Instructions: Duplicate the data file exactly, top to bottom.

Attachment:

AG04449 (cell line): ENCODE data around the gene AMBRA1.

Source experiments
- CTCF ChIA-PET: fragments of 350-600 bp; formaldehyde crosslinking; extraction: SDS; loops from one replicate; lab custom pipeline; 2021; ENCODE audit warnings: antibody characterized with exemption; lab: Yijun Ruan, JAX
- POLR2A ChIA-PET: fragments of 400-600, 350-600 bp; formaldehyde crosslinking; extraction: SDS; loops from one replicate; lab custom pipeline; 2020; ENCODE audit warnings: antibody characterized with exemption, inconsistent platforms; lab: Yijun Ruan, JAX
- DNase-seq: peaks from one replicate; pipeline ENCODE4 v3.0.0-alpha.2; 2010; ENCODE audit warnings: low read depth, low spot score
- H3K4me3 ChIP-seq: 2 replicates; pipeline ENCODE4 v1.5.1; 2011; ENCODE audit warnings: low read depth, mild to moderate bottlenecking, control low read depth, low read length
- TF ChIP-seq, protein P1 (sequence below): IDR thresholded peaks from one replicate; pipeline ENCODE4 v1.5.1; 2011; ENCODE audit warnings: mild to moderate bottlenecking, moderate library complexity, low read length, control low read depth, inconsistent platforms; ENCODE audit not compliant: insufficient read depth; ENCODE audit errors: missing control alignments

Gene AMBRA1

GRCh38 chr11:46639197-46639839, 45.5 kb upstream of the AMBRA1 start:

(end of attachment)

AG04449 (cell line): ENCODE data around the gene AMBRA1.

Source experiments
- CTCF ChIA-PET: fragments of 350-600 bp; formaldehyde crosslinking; extraction: SDS; loops from one replicate; lab custom pipeline; 2021; ENCODE audit warnings: antibody characterized with exemption; lab: Yijun Ruan, JAX
- POLR2A ChIA-PET: fragments of 400-600, 350-600 bp; formaldehyde crosslinking; extraction: SDS; loops from one replicate; lab custom pipeline; 2020; ENCODE audit warnings: antibody characterized with exemption, inconsistent platforms; lab: Yijun Ruan, JAX
- DNase-seq: peaks from one replicate; pipeline ENCODE4 v3.0.0-alpha.2; 2010; ENCODE audit warnings: low read depth, low spot score
- H3K4me3 ChIP-seq: 2 replicates; pipeline ENCODE4 v1.5.1; 2011; ENCODE audit warnings: low read depth, mild to moderate bottlenecking, control low read depth, low read length
- TF ChIP-seq, protein P1 (sequence below): IDR thresholded peaks from one replicate; pipeline ENCODE4 v1.5.1; 2011; ENCODE audit warnings: mild to moderate bottlenecking, moderate library complexity, low read length, control low read depth, inconsistent platforms; ENCODE audit not compliant: insufficient read depth; ENCODE audit errors: missing control alignments

Gene AMBRA1

GRCh38 chr11:46639197-46639839, 45.5 kb upstream of the AMBRA1 start: